Problems in the field / things to do this week

Hot plastic mulch

Every so often I see photos like the ones below, where recently transplanted peppers in black plastic mulch show girdling at the base of the stems. The area underneath black plastic mulch can get extremely hot, and this can result in heat stress / transplant shock. It doesn't happen often enough to universally recommend that folks shouldn't use plastic mulch on peppers, but it happens enough that it's worth mentioning. Making sure peppers (and really any transplanted vegetables) are well watered and hardened off properly can help to prevent this from happening.
Photo: Julie Grossman

Terminating cover crops

Organic growers / growers that don't use herbicides in northern Minnesota are terminating their winter cereal cover crops this week. Here are a few things to consider when terminating winter wheat and rye: 
  • If possible, wait 2-3 weeks between terminating your cover crop and planting your vegetable crop. Soil nitrogen gets tied up as cover crops break down, and small seedlings will be better able to access it if you wait a couple of weeks.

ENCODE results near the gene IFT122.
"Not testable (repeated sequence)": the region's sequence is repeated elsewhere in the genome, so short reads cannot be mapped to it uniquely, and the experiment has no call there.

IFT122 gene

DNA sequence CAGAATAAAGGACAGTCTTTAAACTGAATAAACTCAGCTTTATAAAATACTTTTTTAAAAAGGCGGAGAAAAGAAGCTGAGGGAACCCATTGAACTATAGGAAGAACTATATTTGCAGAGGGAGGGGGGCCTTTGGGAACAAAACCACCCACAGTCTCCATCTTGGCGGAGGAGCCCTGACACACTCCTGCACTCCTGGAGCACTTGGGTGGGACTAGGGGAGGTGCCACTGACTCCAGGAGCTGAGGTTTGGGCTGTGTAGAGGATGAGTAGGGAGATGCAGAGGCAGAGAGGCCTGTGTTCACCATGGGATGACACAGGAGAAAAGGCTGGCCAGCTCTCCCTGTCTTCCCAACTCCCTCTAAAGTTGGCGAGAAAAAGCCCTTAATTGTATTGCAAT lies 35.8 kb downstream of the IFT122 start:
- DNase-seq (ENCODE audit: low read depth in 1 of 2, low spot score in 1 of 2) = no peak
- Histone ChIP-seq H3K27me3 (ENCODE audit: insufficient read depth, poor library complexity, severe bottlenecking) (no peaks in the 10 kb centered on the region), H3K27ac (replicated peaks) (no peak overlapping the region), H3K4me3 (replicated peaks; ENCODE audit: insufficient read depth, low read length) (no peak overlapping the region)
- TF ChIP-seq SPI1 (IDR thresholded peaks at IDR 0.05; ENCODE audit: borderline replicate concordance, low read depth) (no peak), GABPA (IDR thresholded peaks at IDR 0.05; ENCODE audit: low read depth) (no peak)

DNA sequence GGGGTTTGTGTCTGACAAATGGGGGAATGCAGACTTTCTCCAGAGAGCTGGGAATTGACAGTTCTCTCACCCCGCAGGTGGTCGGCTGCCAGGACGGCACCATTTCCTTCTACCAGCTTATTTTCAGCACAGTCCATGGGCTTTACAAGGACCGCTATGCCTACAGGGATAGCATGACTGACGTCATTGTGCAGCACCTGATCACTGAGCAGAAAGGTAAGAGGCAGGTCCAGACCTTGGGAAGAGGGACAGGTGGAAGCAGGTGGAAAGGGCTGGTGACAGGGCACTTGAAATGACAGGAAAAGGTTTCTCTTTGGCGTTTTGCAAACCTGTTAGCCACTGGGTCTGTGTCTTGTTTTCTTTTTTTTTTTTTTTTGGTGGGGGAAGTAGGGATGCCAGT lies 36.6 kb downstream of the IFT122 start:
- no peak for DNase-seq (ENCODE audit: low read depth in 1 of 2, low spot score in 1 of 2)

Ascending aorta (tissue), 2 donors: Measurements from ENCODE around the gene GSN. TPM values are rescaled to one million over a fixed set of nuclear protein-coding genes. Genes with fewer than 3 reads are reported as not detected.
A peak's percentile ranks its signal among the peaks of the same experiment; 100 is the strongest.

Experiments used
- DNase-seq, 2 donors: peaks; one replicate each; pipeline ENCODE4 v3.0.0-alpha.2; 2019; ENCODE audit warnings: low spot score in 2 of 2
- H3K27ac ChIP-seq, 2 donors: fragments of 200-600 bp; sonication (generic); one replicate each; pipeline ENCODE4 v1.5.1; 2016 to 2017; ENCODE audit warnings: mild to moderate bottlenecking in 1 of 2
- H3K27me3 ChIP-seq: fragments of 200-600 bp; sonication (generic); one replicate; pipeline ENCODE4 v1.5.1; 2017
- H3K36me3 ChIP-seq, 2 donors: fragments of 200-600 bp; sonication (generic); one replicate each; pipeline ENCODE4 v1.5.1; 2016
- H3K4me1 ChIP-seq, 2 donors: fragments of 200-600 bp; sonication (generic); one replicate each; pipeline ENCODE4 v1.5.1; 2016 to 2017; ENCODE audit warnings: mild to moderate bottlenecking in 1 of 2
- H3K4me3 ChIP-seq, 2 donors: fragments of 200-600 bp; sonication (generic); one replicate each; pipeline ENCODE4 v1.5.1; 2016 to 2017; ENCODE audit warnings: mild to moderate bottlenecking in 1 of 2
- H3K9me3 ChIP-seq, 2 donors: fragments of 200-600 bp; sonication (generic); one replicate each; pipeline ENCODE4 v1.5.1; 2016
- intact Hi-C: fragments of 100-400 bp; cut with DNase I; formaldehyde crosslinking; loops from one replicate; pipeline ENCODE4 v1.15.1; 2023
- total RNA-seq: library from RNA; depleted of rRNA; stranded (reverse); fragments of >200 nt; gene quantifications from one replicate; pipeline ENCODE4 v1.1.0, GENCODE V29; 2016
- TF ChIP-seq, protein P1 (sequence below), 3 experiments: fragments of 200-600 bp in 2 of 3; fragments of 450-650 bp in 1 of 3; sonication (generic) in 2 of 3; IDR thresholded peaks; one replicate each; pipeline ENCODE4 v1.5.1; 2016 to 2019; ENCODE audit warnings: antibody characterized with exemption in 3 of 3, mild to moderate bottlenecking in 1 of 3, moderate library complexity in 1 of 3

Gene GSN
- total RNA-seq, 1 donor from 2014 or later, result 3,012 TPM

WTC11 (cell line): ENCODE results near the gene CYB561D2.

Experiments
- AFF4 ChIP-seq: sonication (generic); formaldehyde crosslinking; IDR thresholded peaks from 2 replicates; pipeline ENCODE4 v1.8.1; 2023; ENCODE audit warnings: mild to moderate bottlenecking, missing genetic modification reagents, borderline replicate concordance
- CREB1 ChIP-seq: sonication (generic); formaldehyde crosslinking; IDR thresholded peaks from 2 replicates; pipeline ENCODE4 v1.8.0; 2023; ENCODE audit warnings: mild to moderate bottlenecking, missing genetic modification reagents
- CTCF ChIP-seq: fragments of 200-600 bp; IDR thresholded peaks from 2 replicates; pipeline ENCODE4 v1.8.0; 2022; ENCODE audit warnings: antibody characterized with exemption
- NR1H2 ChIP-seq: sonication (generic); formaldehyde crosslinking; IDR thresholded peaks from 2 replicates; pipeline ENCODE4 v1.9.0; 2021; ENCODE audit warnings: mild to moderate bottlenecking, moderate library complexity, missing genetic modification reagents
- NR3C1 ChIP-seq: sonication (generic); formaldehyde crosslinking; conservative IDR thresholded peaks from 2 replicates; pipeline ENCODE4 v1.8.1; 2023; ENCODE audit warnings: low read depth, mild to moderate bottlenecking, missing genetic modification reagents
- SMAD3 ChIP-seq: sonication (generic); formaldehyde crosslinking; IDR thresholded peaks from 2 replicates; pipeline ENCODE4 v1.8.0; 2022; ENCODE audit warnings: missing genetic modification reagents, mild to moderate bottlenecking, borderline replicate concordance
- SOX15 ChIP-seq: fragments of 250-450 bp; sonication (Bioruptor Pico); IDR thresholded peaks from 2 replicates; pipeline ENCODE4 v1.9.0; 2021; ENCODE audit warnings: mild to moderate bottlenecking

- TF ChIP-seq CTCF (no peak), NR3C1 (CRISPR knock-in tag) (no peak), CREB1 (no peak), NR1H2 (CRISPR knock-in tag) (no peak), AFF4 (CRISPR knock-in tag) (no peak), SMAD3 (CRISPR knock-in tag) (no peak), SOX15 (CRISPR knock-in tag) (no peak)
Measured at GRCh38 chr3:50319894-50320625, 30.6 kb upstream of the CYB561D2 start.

• The exception to this is if you plan to mow winter wheat or rye and leave it on the surface as a mulch. Consider using a sickle bar mower rather than a flail mower, especially with rye. Flail mowers are amazing for most cover crops, but they can turn rye into a thick pulpy mat.
  • There's an assumption I've heard floating around that roller crimpers are not reliable for terminating winter rye and wheat in Minnesota, and that these crops often just bounce back up in our climate, which is a bit wetter than some of the other places where roller crimpers are more common. However, I hear from growers time to time that they do use roller crimpers successfully. If you successfully use a roller crimper, I'd love to hear from you!

Connect with the fruit & vegetable team

If you're seeing interesting things in your fields, need help identifying problems, or just want to share photos, we'd love to hear from you! Growers can reach out directly to me any time at, and you can submit questions and diagnostic help below.